Examples of foreign interference in the course of history and in Singapore

Home Affairs and Law Minister K. Shanmugam speaks at a conference on Foreign Interference Tactics and Countermeasures on Sept 25, 2019. ST PHOTO: KUA CHEE SIONG

SINGAPORE - Active interference by one state in the affairs of another is an age-old problem that goes back centuries, said Home Affairs and Law Minister K. Shanmugam on Wednesday (Sept 25).

But now, the Internet age has allowed countries to destabilise others without the need for conventional warfare, through the use of hostile information campaigns, he added.

Mr Shanmugam, who was speaking at a conference on Foreign Interference Tactics and Countermeasures, gave several historical examples of how foreign interference has destabilised states.


Led by General Yue Yi, the State of Yan conquered most of the State of Qi in 284 BC. But five years later, Yan's king died.

Tian Dan, a general from the conquered state, bribed Yan officials to spread rumours that Yue Yi wanted to become the new king.

Yue Yi was forced to flee for his life, and Tian Dan subsequently recaptured Qi's former territory.


Nearly 2,000 years ago, Greek politicians appealed to Roman authorities to adjudicate conflicts in a bid to destroy their domestic opponents and court favour with the rising superpower.

Years later, the Achaean League - a confederation of Greek city-states - emerged. But some Achaean politicians started lobbying Rome to prop up pro-Roman allies in Greek states. When Sparta wanted to secede from the League, these groups appealed to Rome to intervene.

Over time, Greek independence became diluted and the Greeks eventually fell to Roman rule.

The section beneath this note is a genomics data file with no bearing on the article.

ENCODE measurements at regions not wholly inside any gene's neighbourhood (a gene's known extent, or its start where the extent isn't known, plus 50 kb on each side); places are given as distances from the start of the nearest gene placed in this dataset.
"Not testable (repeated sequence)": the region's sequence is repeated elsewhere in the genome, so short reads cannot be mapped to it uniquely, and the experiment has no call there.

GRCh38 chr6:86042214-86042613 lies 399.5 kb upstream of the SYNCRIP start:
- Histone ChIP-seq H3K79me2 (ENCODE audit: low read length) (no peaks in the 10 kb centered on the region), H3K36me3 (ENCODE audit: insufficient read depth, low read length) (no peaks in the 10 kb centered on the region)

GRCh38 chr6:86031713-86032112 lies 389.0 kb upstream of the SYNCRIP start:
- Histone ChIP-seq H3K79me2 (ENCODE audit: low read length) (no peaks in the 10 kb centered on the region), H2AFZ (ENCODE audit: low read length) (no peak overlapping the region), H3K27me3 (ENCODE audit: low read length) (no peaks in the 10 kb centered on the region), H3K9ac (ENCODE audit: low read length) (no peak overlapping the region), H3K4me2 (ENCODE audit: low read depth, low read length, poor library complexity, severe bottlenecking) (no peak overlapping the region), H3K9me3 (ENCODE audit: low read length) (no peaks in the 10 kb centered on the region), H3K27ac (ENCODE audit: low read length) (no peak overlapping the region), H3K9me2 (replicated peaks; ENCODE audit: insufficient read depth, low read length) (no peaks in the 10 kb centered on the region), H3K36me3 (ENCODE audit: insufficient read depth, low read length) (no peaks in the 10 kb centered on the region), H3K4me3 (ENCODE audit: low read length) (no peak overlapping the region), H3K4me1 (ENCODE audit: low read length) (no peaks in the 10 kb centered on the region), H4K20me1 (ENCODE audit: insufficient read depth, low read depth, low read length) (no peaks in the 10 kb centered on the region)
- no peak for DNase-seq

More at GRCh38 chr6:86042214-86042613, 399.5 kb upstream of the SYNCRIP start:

In the 1970s, two newspapers shut down after it was revealed that they had taken foreign funds.

The Singapore Herald pushed an anti-Government line and also published articles against national service. It took money from overseas sources, including a Malaysian politician.

The Eastern Sun was shut down after it was found to have worked with a news agency of communist China and received money from it.

In the words of then Prime Minister Lee Kuan Yew, that funding meant the paper "would not oppose the People's Republic of China on major issues and would remain neutral on minor ones".


In the late 1980s, American diplomat Hank Hendrickson encouraged a group of Singaporean lawyers to enter opposition politics, contesting in elections against the People's Action Party.

One of them was then Law Society president Francis Seow, who was assured of refuge in the US if he ran into difficulties with the Singapore Government.

Mr Hendrickson was eventually expelled from Singapore after he was found to have meddled in domestic politics.


In the run-up to the 2016 United States presidential elections, a foreign troll factory conducted a disinformation campaign on various social media platforms, including Twitter and Facebook.

These companies were slow to acknowledge the problem and rectify issues. For example, it was only in late 2017 that Facebook publicly acknowledged there had been foreign interference on its platform leading up to the elections.

It estimated that between 2015 and 2017, about 126 million people received content from this troll factory and its associated accounts.


In 2017, Singapore expelled an academic at the Lee Kuan Yew School of Public Policy. Dr Huang Jing was in contact with foreign intelligence groups and agents, and used his position at the school to engage prominent and influential Singaporeans.

He also tried to influence senior public officials in Singapore and change its foreign policy, as well as recruit others to help him. Dr Huang is an American citizen who was originally from China.

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